Books by Mark Twain always have a literary element that is simply put yet uniquely intriguing. As he describes the lifestyle differences between the main characters in The Prince and the Pauper, Twain does not leave out circumstances and situations which define these two.
For example, Twain opens the novel by describing the events surrounding the birth of two different people during this time period. He first describes the birth of Edward, the prince of Wales.
When Prince Edward is born all of England rejoices:
"There was no talk in all England but of the new baby, Edward Tudor, Prince of Wales, who lay lapped in silks and satins, unconscious of all this fuss, and not knowing that great lords and ladies were tending over him-and not caring either...All England had so longed for him, hoped for him, and prayed God for him, that now he had really come, the people went mad for joy."
An interesting historical note here is the fact that Prince Edward was the heir that Henry VIII hurled the entire country into chaos over, starting with his divorce from Queen Catherine of Aragon to the Act of Supremacy.
Another note on King Henry VIII that Mark Twain tastefully portrays is that, in the eyes of Edward, the king is a very loving father. But Edward is surprised to learn when he is playing Tom's part, that the king is not liked by his subjects for his already mentioned faults.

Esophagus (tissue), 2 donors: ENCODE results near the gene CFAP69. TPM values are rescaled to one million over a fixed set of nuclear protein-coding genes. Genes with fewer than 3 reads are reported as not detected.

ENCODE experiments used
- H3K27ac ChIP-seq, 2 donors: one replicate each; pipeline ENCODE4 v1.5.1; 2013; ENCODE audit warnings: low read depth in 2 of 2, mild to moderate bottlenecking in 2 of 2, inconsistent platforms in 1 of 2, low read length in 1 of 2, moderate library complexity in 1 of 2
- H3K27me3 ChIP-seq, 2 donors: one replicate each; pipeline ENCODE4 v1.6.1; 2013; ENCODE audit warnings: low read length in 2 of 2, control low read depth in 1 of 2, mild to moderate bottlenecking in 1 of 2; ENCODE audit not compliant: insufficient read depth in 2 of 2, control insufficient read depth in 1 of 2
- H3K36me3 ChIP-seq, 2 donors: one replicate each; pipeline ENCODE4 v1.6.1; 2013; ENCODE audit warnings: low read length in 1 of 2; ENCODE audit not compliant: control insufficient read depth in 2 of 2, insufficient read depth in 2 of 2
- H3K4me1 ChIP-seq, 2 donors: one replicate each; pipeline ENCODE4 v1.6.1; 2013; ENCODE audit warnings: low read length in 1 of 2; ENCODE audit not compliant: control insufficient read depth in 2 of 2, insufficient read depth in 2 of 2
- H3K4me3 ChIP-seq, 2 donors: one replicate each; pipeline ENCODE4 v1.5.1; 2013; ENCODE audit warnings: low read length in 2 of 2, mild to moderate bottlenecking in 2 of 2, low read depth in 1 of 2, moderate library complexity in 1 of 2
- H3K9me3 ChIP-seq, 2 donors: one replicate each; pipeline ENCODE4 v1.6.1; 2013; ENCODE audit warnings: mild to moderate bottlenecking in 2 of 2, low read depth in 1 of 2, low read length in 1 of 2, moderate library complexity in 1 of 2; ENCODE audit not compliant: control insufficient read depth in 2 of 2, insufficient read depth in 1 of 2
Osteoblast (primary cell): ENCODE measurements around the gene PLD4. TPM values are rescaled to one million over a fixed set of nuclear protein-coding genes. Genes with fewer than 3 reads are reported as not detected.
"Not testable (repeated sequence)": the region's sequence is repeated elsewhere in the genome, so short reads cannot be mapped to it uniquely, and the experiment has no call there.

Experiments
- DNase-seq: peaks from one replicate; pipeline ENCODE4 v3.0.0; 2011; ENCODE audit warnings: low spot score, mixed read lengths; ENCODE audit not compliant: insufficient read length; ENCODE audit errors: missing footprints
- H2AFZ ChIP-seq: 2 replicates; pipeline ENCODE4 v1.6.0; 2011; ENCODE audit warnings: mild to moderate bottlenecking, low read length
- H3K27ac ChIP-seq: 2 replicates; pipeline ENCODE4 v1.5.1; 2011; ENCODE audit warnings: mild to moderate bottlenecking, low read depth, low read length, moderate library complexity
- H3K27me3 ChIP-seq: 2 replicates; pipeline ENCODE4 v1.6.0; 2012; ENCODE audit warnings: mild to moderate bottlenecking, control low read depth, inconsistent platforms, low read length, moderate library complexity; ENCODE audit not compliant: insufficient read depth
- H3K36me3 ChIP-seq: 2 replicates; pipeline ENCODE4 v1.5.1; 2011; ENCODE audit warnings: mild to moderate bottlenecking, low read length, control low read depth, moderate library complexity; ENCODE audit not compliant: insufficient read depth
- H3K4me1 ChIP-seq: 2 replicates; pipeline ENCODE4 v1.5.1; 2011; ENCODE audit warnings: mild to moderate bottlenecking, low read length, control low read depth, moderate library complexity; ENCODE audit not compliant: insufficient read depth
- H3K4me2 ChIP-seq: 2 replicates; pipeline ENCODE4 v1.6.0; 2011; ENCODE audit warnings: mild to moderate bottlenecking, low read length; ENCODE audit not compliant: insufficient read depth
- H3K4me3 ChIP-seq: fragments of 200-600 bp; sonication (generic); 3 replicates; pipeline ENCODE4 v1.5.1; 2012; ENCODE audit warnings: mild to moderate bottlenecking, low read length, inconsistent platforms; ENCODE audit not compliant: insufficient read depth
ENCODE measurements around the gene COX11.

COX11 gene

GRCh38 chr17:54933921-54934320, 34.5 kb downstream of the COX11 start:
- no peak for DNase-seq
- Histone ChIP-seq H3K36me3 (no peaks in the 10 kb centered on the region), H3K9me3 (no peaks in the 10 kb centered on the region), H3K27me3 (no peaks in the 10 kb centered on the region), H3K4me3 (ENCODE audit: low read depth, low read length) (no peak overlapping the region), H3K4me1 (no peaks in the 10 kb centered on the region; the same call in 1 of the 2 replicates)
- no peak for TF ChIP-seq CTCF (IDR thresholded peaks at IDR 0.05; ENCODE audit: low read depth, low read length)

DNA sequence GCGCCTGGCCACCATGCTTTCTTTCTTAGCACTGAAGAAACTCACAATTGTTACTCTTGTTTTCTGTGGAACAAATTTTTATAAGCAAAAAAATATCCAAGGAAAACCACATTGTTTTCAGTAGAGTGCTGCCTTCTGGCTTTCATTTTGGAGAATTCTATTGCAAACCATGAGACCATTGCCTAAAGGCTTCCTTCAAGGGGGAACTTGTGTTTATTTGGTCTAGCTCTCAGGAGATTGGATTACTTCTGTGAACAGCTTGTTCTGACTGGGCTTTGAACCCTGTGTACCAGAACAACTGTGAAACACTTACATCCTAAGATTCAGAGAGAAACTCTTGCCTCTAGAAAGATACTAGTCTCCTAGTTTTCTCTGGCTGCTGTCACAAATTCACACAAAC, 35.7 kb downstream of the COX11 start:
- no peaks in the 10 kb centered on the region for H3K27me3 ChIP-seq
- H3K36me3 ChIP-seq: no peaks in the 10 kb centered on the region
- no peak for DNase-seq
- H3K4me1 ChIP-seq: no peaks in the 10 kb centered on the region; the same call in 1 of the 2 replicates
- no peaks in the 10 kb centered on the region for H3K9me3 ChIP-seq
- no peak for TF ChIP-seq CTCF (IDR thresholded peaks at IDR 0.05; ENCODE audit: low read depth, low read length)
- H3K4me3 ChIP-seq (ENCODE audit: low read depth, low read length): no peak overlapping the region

Tom Canty is a poor pauper boy. Although he is just as important in God's eyes as Edward, his birth is dreaded by all those surrounding him in the poor house in which he lives.
Mark Twain describes his house as:
"...small, decayed, and rickety, but it was packed full of wretchedly poor families. Canty’s tribe occupied a room on the third floor...The mother and father had a sort of bedstead in the corner; but Tom, his grandmother, and his two sisters, Bet and Nan were not restricted-they had all the floor to themselves, and might sleep where they chose."
Although living in luxury all his life, Edward longs for just one chance to get dirty and play with other boys his age. One day, he seizes his chance when he sees a poor beggar boy and lets him into the palace.
Tom Canty is a dreamer. He often dreams he is a royal prince. Anyone can imagine his joy when, by mere chance, he sees a real life prince - Prince Edward!
Edward gets carried away with the tales of fun and mud that Tom tells him. It is then that he talks Tom into trading his rags for Edward’s fine garments.
This is where Edward makes his great mistake.
Tom and Edward are only going to play the roles of each other for a day but then everything gets confused and they both get dragged into a lifestyle which they know nothing about for not one day but for many. Will they ever get back to their proper places?
This is a story of comedy and tragedy, faithfulness and betrayal, friendship and hatred, prisons and royal palaces.
Although Edward’s parts are more amusing as he is going about claiming his royalty and being laughed at and mocked, Tom’s parts are also very entertaining as he has never had luxury and does silly things like crack nuts with the royal seal and things of that sort.
This is a great story and, like all books by Mark Twain, it is hilarious!